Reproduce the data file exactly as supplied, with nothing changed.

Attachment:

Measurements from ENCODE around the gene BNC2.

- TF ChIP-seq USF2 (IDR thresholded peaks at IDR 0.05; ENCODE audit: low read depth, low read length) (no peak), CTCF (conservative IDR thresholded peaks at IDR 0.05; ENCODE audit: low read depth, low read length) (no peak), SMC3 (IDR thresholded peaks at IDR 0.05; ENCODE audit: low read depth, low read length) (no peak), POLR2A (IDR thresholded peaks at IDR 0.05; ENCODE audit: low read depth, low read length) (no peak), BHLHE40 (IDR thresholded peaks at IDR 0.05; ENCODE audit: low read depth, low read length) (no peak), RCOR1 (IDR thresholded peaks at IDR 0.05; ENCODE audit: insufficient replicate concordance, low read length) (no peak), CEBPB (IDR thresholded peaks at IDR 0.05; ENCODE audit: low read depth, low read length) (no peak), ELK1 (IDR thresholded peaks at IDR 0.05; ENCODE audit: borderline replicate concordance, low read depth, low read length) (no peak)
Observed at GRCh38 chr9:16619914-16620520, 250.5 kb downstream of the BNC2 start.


Measurements from ENCODE around the gene BNC2.

- TF ChIP-seq USF2 (IDR thresholded peaks at IDR 0.05; ENCODE audit: low read depth, low read length) (no peak), CTCF (conservative IDR thresholded peaks at IDR 0.05; ENCODE audit: low read depth, low read length) (no peak), SMC3 (IDR thresholded peaks at IDR 0.05; ENCODE audit: low read depth, low read length) (no peak), POLR2A (IDR thresholded peaks at IDR 0.05; ENCODE audit: low read depth, low read length) (no peak), BHLHE40 (IDR thresholded peaks at IDR 0.05; ENCODE audit: low read depth, low read length) (no peak), RCOR1 (IDR thresholded peaks at IDR 0.05; ENCODE audit: insufficient replicate concordance, low read length) (no peak), CEBPB (IDR thresholded peaks at IDR 0.05; ENCODE audit: low read depth, low read length) (no peak), ELK1 (IDR thresholded peaks at IDR 0.05; ENCODE audit: borderline replicate concordance, low read depth, low read length) (no peak)
Observed at GRCh38 chr9:16619914-16620520, 250.5 kb downstream of the BNC2 start.